The Adlam alphabet was created in the 1980s by Ibrahima and Abdoulaye Barry, two brothers from Guinea who decided that their language, Fulani, needed its own alphabet. The name of the alphabet comes from the first four letters, A, D, L, and M.
The brothers produced a number of handwritten books in their alphabet and taught their family to read and write it. Then they taught the women and children in their village. The alphabet became more and more popular and the brothers set up learning centres in Togo, Senegal, Benin, and even in New York.
When a way of printed the alphabet was developed, a newspaper and books were published. However the government of Guinea were opposed to the alphabet, and Ibrahim Barry was sent to prison for three months in 2007. After being released he emigrated to the USA and produced fonts for the alphabet in 2012.
Fula or Fulani is a member of the Senegambian branch of the Niger-Congo language family spoken by about 13 million people in many parts of West Africa. It is the first language of the Fulɓe (Fula/Fulani), who life mainly in West Africa, and also in Central and North Africa. Fula is also spoken as a second language by others in the region. Fula speakers can be found in Mauritania, Senegal, Mali, Guinea, Burkina Faso, Niger, Nigeria, Cameroon, Gambia, Chad, Sierra Leone, Benin, Guinea-Bissau, Sudan, Central African Republic, Côte d'Ivoire, Ghana, Togo, Liberia and Gabon.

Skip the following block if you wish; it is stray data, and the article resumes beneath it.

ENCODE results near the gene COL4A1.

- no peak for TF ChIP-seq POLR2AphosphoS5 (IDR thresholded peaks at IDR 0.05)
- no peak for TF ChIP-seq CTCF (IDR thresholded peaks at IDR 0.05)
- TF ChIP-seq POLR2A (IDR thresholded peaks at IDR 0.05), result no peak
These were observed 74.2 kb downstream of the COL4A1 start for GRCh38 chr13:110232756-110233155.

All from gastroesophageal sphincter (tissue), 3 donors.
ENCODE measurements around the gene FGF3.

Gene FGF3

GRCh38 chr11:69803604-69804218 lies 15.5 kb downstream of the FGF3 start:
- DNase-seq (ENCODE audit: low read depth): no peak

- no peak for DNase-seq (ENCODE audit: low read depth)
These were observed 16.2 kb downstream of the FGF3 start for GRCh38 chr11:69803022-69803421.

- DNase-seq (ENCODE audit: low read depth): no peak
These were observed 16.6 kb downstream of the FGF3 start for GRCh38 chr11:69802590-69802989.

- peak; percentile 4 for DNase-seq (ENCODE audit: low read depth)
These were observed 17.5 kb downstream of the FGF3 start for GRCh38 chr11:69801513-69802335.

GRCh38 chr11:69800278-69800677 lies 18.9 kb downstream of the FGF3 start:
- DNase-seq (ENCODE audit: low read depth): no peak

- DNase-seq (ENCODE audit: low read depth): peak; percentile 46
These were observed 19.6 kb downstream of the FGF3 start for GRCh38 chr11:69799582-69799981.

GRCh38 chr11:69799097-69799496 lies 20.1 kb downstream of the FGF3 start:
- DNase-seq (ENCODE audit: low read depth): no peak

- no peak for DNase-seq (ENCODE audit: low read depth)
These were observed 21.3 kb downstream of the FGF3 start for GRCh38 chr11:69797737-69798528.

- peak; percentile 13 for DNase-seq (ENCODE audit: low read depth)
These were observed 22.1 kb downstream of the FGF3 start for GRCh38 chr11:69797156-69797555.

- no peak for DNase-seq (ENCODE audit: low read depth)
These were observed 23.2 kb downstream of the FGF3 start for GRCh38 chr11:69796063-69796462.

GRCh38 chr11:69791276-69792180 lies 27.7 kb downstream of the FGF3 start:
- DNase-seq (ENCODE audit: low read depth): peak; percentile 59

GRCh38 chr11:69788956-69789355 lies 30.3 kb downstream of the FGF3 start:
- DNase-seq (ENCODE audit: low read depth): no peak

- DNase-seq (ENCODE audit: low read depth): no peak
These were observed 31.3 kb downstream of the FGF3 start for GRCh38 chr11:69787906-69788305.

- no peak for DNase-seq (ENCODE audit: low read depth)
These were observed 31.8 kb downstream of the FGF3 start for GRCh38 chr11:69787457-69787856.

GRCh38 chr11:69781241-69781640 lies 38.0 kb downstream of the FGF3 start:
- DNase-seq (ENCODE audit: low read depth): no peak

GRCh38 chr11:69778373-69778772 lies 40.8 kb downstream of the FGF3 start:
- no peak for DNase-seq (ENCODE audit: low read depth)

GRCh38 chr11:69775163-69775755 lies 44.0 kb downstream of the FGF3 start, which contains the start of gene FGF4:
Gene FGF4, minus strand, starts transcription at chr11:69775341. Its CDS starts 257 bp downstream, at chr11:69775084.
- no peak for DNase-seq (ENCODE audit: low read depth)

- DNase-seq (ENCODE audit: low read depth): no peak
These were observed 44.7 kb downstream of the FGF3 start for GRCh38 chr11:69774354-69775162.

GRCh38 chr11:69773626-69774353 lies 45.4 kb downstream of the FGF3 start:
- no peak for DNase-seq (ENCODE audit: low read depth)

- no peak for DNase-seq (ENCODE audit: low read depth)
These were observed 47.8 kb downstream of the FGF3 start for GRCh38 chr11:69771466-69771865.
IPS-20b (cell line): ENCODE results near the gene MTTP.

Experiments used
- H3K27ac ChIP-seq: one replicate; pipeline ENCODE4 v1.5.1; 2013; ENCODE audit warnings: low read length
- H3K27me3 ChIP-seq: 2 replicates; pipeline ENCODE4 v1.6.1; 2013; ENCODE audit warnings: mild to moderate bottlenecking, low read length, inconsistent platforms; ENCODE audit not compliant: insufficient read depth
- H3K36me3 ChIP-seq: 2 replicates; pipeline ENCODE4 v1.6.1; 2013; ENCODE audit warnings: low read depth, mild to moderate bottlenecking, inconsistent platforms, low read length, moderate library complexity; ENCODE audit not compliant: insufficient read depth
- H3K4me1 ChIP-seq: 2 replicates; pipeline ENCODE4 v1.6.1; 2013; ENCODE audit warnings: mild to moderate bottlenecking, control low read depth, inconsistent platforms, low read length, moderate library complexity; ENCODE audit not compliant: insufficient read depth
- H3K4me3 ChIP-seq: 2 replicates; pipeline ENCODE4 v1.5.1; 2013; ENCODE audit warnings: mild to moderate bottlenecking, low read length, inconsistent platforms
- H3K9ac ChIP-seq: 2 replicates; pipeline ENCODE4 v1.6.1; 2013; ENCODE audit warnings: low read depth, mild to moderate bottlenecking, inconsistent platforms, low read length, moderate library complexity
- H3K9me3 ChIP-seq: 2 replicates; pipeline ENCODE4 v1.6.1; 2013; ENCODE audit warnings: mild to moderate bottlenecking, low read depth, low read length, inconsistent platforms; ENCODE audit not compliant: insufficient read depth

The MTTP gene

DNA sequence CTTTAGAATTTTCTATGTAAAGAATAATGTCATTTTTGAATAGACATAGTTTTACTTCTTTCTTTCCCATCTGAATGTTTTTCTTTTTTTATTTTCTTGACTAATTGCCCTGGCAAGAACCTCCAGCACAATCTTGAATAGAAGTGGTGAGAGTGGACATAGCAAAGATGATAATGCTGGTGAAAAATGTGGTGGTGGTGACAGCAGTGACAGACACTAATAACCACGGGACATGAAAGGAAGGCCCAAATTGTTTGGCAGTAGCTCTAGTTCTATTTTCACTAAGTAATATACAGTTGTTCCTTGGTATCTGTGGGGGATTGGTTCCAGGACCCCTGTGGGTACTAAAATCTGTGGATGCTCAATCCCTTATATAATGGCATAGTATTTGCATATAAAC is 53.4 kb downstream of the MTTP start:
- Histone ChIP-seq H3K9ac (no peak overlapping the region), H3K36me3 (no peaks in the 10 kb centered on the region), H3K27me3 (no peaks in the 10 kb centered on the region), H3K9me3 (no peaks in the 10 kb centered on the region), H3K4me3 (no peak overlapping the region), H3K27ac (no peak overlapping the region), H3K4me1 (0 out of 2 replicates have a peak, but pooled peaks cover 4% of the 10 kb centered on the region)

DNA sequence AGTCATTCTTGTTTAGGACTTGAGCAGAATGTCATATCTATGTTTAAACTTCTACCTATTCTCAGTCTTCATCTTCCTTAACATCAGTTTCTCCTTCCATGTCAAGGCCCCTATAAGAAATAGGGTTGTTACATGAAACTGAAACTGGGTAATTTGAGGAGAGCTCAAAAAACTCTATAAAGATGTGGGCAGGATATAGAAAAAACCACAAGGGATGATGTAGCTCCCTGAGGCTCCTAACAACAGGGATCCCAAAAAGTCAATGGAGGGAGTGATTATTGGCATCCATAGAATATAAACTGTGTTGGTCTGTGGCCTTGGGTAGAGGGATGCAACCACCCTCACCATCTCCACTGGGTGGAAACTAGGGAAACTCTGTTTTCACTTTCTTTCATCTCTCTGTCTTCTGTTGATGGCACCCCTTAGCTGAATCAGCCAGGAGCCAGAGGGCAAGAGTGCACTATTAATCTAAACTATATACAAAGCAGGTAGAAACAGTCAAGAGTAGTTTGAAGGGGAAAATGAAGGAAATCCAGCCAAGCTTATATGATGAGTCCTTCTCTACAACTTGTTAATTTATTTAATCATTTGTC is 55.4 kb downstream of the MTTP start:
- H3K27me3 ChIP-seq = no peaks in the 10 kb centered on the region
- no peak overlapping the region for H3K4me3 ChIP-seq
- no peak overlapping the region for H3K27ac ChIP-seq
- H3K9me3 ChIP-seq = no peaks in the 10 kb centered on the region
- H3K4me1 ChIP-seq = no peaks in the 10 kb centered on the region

Download an Adlam alphabet chart (Excel)
Hear the Adlam letters pronounced
Some information about the Adlam alphabet supplied by Michael Peter Füstumum
Innama aadeeji fof poti, ndimɗidi e jibinannde to bannge hakkeeji. Eɓe ngoodi miijo e hakkilantaagal ete eɓe poti huufo ndirde e nder ɓ iynguyummaagu.
All human beings are born free and equal in dignity and rights. They
are endowed with reason and conscience and should act towards one another
in a spirit of brotherhood.
(Article 1 of the Universal Declaration of Human Rights)
Information about Adlam
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